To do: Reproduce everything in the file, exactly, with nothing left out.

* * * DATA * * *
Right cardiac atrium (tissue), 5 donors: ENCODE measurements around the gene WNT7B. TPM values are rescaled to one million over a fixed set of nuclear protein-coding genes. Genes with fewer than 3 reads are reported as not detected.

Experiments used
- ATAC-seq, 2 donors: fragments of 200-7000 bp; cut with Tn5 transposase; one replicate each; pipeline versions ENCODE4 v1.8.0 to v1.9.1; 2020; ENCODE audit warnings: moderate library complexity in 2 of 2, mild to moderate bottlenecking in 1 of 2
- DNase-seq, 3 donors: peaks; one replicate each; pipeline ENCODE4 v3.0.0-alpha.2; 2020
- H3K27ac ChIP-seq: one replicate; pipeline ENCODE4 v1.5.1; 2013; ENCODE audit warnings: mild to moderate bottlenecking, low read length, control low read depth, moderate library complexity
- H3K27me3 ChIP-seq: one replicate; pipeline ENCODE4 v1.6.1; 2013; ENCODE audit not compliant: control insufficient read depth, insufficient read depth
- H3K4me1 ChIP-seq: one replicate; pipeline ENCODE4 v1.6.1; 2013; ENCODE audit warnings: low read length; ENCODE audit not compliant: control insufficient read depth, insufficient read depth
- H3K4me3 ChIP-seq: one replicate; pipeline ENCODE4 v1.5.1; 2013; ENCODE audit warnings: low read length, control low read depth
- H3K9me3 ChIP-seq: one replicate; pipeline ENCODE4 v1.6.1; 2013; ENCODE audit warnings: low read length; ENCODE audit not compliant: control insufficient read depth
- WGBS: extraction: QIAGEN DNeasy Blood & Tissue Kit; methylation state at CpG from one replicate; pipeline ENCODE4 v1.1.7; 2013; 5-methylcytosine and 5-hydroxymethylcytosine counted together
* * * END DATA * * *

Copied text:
Right cardiac atrium (tissue), 5 donors: ENCODE measurements around the gene WNT7B. TPM values are rescaled to one million over a fixed set of nuclear protein-coding genes. Genes with fewer than 3 reads are reported as not detected.

Experiments used
- ATAC-seq, 2 donors: fragments of 200-7000 bp; cut with Tn5 transposase; one replicate each; pipeline versions ENCODE4 v1.8.0 to v1.9.1; 2020; ENCODE audit warnings: moderate library complexity in 2 of 2, mild to moderate bottlenecking in 1 of 2
- DNase-seq, 3 donors: peaks; one replicate each; pipeline ENCODE4 v3.0.0-alpha.2; 2020
- H3K27ac ChIP-seq: one replicate; pipeline ENCODE4 v1.5.1; 2013; ENCODE audit warnings: mild to moderate bottlenecking, low read length, control low read depth, moderate library complexity
- H3K27me3 ChIP-seq: one replicate; pipeline ENCODE4 v1.6.1; 2013; ENCODE audit not compliant: control insufficient read depth, insufficient read depth
- H3K4me1 ChIP-seq: one replicate; pipeline ENCODE4 v1.6.1; 2013; ENCODE audit warnings: low read length; ENCODE audit not compliant: control insufficient read depth, insufficient read depth
- H3K4me3 ChIP-seq: one replicate; pipeline ENCODE4 v1.5.1; 2013; ENCODE audit warnings: low read length, control low read depth
- H3K9me3 ChIP-seq: one replicate; pipeline ENCODE4 v1.6.1; 2013; ENCODE audit warnings: low read length; ENCODE audit not compliant: control insufficient read depth
- WGBS: extraction: QIAGEN DNeasy Blood & Tissue Kit; methylation state at CpG from one replicate; pipeline ENCODE4 v1.1.7; 2013; 5-methylcytosine and 5-hydroxymethylcytosine counted together